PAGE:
Skip to main content

Here's the high-end PC you'll need to run the Oculus Rift

Here's the high-end PC you'll need to run the Oculus Rift

Share this story

If you buy something from a Verge link, Vox Media may earn a commission. See our ethics statement.

It was always clear that the Oculus Rift would require a high-end PC — Oculus product VP Nate Mitchell said as much last week. But today, Oculus has published the actual recommended specs for a Rift-compatible computer. Here's what you'll need:

  • NVIDIA GTX 970 / AMD 290 equivalent or greater
  • Intel i5-4590 equivalent or greater
  • 8GB+ RAM
  • Compatible HDMI 1.3 video output
  • 2x USB 3.0 ports
  • Windows 7 SP1 or newer

That's certainly not the world's most expensive PC — it doesn't, for example, involve the Titan X graphics card that Nvidia introduced specifically with VR in mind. But our very rough mockup puts it at around $1,000 or more for a desktop tower, and laptop owners are probably out of luck, according to Oculus chief architect Atman Binstock:

Many discrete GPU laptops have their external video output connected to the integrated GPU and drive the external output via hardware and software mechanisms that can’t support the Rift. Since this isn’t something that can be determined by reading the specs of a laptop, we are working on how to identify the right systems. Note that almost no current laptops have the GPU performance for the recommended spec, though upcoming mobile GPUs may be able to support this level of performance.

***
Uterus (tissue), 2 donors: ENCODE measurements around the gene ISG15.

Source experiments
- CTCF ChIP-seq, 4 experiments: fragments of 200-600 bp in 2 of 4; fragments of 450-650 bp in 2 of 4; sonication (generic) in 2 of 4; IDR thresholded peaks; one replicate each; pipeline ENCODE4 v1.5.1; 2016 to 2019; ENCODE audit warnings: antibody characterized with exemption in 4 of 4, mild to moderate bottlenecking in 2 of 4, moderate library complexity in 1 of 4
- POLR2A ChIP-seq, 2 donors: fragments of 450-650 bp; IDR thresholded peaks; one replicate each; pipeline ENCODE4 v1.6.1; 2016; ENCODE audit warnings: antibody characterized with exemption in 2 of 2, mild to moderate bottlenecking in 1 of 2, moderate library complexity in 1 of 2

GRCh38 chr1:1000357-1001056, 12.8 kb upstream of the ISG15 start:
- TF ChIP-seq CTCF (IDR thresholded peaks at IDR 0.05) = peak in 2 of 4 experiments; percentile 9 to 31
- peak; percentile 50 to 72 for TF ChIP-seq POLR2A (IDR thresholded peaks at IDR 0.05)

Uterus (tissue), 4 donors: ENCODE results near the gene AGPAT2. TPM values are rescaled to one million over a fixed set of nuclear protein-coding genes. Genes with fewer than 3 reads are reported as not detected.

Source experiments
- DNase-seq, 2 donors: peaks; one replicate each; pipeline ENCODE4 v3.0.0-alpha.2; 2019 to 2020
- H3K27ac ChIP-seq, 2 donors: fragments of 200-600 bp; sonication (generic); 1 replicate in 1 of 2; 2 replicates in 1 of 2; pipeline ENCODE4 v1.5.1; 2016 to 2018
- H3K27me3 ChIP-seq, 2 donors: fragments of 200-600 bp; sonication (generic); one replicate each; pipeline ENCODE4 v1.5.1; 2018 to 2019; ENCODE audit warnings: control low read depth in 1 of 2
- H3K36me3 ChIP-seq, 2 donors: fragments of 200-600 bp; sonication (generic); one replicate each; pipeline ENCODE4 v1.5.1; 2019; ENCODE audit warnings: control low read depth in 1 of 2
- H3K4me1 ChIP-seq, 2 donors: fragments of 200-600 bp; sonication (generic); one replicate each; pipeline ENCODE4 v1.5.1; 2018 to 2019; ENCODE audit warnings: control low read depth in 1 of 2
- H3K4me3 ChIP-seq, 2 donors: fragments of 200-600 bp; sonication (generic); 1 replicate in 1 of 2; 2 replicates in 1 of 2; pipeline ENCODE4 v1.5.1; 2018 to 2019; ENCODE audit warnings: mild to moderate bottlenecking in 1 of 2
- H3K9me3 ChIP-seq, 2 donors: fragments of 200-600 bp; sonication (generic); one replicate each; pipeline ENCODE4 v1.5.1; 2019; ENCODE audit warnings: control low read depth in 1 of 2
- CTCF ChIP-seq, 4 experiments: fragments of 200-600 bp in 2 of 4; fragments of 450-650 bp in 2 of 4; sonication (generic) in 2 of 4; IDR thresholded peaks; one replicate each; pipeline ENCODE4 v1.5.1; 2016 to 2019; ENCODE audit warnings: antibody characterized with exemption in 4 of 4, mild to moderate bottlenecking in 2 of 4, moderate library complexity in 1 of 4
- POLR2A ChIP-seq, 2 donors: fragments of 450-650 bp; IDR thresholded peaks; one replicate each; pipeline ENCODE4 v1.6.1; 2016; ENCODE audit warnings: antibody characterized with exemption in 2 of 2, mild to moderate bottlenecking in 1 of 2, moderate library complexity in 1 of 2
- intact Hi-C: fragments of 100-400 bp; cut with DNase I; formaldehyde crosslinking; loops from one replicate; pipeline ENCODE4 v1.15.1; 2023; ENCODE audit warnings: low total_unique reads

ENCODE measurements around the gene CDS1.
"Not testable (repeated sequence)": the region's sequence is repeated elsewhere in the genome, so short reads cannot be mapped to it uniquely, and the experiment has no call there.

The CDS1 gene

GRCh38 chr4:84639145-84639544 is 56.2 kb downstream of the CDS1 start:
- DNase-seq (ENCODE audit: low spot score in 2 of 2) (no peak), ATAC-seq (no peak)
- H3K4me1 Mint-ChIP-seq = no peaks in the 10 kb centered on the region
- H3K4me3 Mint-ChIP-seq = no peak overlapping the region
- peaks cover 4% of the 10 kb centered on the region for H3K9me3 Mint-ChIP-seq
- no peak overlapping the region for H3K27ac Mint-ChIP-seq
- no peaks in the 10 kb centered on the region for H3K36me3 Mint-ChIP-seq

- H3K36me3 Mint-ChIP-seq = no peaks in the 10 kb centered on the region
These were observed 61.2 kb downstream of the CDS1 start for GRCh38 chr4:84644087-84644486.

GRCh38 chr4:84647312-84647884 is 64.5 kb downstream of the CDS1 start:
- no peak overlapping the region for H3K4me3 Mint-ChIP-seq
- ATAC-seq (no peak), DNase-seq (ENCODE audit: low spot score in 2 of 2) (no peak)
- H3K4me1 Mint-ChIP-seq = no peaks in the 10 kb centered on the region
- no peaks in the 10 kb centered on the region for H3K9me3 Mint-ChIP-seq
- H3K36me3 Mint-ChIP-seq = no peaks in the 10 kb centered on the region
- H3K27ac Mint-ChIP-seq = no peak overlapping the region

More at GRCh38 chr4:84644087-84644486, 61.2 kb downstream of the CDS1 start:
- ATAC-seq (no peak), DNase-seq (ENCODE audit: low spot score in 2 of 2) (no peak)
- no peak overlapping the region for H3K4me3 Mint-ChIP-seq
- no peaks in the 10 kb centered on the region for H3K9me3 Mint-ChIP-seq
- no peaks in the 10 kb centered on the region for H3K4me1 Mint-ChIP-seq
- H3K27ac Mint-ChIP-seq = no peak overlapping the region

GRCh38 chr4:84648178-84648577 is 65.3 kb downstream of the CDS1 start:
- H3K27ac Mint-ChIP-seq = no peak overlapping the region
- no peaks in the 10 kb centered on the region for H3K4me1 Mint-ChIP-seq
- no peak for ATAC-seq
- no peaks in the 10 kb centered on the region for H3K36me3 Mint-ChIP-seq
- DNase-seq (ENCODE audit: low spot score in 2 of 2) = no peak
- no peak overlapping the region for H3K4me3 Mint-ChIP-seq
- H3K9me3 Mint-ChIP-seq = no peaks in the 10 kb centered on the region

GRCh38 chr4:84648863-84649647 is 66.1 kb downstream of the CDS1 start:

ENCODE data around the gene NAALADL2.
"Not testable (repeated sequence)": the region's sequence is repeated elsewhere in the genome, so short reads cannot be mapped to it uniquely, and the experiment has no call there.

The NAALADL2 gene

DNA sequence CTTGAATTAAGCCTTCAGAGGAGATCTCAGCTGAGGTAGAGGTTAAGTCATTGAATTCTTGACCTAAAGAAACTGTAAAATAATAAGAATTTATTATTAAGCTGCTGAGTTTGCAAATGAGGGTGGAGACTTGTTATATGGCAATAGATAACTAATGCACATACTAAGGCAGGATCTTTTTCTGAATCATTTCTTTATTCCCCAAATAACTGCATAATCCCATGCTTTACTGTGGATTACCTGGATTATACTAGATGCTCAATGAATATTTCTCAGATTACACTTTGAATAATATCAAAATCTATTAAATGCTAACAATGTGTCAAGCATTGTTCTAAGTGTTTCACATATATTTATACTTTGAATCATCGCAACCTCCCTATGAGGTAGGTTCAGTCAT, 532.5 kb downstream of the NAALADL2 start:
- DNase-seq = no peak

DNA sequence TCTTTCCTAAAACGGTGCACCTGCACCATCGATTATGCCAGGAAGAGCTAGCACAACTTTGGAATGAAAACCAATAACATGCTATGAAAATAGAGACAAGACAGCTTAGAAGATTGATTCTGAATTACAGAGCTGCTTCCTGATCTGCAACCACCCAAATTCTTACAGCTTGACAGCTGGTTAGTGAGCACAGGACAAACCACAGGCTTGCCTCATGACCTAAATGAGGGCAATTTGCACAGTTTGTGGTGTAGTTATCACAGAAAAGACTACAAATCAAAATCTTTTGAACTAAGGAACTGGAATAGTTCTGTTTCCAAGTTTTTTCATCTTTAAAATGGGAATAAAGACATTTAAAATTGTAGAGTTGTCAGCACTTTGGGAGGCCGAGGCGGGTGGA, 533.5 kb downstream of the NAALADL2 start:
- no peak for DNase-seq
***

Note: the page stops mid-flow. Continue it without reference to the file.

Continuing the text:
While Mitchell suggested this last week as well, it's now clear that the Rift is Windows-only for the moment:

Our development for OS X and Linux has been paused in order to focus on delivering a high quality consumer-level VR experience at launch across hardware, software, and content on Windows. We want to get back to development for OS X and Linux but we don't have a timeline.

These high-end specs are needed because VR requires a high framerate for all its experiences — if it drops, you'll start getting sick very quickly. Oculus promises that the specs will stay the same for the lifetime of the current Rift consumer edition, so they'll presumably get cheaper as time goes on. For now, though, the Rift is still very much a device for somebody who's willing to put money towards an expensive PC... which right now is mostly gamers.

Read next: Our Oculus Rift review